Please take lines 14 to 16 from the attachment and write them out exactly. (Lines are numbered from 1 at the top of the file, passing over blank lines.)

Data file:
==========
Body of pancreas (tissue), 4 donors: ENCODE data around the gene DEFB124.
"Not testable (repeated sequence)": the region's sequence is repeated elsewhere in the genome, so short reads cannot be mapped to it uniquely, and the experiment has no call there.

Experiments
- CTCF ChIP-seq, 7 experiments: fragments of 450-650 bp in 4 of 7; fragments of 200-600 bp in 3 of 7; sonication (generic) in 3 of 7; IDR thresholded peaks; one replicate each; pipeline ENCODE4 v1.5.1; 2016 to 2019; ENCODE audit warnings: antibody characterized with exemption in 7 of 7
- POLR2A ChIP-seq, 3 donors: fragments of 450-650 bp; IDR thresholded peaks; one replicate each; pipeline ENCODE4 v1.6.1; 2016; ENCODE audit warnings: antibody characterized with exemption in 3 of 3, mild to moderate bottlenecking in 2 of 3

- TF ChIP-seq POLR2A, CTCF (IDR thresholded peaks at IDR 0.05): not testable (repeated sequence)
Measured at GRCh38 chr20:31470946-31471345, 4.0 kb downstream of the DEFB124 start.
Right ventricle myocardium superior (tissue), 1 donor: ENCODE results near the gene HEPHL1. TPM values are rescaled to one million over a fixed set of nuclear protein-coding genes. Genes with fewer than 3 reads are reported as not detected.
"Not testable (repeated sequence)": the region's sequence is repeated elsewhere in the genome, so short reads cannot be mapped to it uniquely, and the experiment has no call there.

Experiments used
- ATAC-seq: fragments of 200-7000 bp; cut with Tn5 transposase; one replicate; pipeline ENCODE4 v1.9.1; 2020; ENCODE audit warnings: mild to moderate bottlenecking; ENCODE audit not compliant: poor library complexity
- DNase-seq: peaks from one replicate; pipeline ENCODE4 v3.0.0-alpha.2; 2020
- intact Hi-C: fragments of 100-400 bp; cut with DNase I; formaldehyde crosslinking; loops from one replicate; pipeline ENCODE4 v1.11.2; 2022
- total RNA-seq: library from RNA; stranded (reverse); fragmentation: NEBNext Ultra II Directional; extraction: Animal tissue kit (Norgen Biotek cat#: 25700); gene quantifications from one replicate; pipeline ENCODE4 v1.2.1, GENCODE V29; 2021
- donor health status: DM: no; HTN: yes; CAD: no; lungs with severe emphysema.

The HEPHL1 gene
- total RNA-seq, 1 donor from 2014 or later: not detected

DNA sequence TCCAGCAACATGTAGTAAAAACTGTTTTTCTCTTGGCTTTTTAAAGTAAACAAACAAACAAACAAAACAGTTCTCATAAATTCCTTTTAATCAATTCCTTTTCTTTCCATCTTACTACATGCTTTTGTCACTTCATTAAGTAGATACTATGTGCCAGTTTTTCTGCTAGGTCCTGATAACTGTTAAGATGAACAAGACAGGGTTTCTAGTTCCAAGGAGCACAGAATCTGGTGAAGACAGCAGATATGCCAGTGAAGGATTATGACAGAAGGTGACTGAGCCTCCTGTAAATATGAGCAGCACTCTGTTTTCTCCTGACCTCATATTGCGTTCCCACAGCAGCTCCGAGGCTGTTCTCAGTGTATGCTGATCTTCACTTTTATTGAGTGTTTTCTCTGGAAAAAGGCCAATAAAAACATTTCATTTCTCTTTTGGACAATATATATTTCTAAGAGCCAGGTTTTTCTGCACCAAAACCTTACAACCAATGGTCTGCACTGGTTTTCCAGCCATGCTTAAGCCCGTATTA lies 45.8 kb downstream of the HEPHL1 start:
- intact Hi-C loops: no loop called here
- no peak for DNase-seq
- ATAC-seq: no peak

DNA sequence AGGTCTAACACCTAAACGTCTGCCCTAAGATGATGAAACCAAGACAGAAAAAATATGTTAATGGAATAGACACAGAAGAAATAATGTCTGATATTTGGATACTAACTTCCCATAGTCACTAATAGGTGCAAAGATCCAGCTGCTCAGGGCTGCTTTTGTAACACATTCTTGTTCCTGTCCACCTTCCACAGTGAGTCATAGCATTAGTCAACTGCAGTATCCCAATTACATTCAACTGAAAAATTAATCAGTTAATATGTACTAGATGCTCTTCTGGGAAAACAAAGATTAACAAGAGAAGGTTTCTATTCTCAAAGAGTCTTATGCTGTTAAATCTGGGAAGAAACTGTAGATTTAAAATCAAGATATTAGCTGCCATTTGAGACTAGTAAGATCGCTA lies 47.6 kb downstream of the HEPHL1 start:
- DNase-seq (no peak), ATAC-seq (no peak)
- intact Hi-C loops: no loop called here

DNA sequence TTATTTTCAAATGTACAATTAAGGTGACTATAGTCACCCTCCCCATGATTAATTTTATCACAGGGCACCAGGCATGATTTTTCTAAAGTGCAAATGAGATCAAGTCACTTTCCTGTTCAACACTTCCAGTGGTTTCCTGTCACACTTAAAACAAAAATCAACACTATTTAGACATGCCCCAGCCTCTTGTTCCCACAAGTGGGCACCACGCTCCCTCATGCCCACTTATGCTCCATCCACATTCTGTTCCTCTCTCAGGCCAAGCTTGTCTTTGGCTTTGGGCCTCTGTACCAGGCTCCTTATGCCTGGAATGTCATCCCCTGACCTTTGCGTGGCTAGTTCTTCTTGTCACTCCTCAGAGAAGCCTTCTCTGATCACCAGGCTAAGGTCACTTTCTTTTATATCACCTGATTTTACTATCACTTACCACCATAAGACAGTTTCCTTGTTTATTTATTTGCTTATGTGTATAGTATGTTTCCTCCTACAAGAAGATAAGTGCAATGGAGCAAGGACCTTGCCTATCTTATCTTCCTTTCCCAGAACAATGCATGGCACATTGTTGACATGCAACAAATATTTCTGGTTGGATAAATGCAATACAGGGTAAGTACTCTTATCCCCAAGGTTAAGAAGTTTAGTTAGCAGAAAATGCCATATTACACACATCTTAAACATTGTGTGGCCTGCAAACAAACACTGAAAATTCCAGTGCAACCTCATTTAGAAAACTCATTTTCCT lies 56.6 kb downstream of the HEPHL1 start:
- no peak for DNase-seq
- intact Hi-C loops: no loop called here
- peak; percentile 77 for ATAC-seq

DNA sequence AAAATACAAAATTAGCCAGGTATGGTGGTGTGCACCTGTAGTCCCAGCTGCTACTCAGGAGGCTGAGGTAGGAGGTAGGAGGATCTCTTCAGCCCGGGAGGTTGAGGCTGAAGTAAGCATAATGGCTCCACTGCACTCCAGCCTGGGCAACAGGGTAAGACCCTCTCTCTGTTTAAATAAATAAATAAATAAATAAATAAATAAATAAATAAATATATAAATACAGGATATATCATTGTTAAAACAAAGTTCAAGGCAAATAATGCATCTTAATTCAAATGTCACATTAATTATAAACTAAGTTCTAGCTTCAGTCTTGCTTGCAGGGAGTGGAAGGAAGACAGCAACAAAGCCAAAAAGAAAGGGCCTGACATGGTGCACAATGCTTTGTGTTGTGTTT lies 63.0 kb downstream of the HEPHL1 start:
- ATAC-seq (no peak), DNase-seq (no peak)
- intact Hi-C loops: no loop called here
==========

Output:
- total RNA-seq: library from RNA; stranded (reverse); fragmentation: NEBNext Ultra II Directional; extraction: Animal tissue kit (Norgen Biotek cat#: 25700); gene quantifications from one replicate; pipeline ENCODE4 v1.2.1, GENCODE V29; 2021
- donor health status: DM: no; HTN: yes; CAD: no; lungs with severe emphysema.

The HEPHL1 gene